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Wednesday, June 02, 2010


by Rebekah Orton

Turn on the story about the oil spill,
my five-year-old suggests as we drive
to the dentist.  I click NPR on in my eight
seat minivan and gun it to seventy on the freeway
while Morning Edition circles around
explosions and leaks, gallons and barrels,
animals and people in its path, the future of oil.
Why did it explode, Mommy? she asks again,
the question she asks every time since we first heard the
story a month ago while driving across two rivers
and two freeways to get to her weekly gymnastics class.
They don’t know why it exploded, I remind her.
But they have to close the beaches?  she frets.
Yes, some of them.
And the baby animals might get hurt?
, I tell her.  But the people who made the spill
have to clean it up.

But how did they make the spill?  Was it the explosion?
I explain again drilling for oil and its volatile nature
and the bottom of the sea floor and why they can’t
just stop the leak because it’s coming
out so deep and so dark and so far
apart that they can’t just press a lid on it
(Machines aren’t strong enough, right, Mom?)
but they’re trying to funnel the spill
And sometimes they burn it off, right, Mom? The
ocean is on fire sometimes.
, I agree. But by this time we’ve made it to
the babysitter, so I drop her off with her sister
and brother and hop back, alone, in my roomy van,
to drive back on the freeway to the dentist’s office.

In his waiting room, I pick up a copy of Time with
crimson oil floating on top of blue choppy waters,
and I flip through, looking for answers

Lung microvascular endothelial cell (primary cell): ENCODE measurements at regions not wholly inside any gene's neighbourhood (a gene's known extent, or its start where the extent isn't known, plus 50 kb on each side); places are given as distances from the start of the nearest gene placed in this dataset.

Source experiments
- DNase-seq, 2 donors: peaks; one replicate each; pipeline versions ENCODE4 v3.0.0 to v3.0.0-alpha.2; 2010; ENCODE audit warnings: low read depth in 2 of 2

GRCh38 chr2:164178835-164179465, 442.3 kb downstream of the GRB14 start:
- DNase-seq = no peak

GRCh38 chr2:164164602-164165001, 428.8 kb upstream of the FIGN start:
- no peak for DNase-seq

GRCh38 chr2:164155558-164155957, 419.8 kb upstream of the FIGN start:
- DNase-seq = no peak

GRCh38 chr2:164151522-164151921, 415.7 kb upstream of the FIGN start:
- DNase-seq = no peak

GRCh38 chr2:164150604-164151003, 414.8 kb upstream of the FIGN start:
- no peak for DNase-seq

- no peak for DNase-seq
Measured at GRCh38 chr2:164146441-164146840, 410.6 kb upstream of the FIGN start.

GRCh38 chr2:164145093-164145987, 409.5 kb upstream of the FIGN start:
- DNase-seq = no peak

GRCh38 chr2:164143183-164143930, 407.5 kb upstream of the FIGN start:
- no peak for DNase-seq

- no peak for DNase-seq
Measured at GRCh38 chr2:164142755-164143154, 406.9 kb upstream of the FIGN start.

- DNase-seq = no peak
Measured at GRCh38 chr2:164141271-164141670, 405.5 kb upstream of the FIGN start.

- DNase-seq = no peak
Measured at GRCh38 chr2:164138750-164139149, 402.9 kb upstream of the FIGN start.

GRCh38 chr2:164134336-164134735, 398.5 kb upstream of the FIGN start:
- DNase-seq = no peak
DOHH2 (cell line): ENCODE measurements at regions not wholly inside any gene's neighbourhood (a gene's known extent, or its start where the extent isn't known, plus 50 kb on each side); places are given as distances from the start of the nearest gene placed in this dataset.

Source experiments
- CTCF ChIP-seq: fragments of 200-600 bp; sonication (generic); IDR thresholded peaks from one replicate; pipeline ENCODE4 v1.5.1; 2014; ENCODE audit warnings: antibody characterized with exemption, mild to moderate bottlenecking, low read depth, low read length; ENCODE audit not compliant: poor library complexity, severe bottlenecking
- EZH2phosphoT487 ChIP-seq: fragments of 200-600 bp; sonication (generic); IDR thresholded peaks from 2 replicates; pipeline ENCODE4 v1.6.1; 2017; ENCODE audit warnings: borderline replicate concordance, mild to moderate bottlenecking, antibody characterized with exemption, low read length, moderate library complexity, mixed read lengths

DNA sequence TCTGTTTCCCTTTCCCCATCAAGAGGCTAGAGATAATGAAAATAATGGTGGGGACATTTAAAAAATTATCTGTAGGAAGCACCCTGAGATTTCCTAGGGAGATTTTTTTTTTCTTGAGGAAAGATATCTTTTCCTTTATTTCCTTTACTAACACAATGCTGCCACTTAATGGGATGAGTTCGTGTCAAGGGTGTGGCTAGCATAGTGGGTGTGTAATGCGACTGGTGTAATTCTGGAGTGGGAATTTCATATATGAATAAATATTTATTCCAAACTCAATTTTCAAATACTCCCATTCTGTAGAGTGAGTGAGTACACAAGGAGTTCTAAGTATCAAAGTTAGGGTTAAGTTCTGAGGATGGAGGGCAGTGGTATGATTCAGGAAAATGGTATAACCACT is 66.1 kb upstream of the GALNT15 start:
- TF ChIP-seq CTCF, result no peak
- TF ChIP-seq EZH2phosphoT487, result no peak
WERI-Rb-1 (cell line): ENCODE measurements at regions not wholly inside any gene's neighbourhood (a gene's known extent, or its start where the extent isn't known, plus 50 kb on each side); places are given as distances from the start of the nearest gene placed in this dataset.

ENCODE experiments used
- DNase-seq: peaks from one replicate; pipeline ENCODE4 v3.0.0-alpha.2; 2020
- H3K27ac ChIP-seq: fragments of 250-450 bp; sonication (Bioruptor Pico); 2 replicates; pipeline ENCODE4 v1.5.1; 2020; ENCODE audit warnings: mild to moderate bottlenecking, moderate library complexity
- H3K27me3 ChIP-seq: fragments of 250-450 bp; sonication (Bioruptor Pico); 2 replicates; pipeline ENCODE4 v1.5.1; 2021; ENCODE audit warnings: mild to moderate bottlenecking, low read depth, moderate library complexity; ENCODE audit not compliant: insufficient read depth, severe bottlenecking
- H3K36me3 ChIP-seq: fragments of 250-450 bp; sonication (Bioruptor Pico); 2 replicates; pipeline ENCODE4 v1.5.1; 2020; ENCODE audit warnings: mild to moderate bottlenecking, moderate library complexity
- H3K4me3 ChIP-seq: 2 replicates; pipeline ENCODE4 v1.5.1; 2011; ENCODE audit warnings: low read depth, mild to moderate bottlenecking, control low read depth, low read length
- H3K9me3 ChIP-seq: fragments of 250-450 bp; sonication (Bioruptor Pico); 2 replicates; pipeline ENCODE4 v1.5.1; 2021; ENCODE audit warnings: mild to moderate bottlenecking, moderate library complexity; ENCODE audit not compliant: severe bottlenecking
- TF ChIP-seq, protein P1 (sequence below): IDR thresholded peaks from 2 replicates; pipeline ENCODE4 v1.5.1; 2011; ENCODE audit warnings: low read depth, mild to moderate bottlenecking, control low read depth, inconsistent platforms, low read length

to my five-year-old’s questions:  How will they stop the leak
and why was there an explosion to begin with?
The hygienist calls me back and
I read about the future of drilling
while the anesthesia works on the right side of my face.
What are you reading?  the dentist asks and I show him
the map with the estimated oil slick
and explain my daughter’s fascination and concern.
Ah. He says. I don’t know why they can’t
lop off the pipe and do a thread and cap.
But the pressure
. . . I begin.  And the cold.
There’s got to be instruments, the dentist says before
reclining my seat and whirling his own equipment.
But why did it explode?
my daughter asks again
on the drive home while we listen to the proceedings
of a civil case against BP by the families who
lost their men on the rig. Why didn’t that daddy get to
see his baby born? Why was there an explosion? Will it happen again?

It might, I tell her with my hands on the wheel and my foot on the pedal.
Why are there explosions and why are there oil spills?
, I say, the answer I always hated.  But I leave it at that.
I can explain what happened, but it’s too
difficult to explain the why:  because of our drives to gymnastics,
and listening to NPR, and the white van, and the trip to the dentist.

Rebekah Orton has an M.A. from Brigham Young University.  She's a writer and mother of three in Eastern Washington.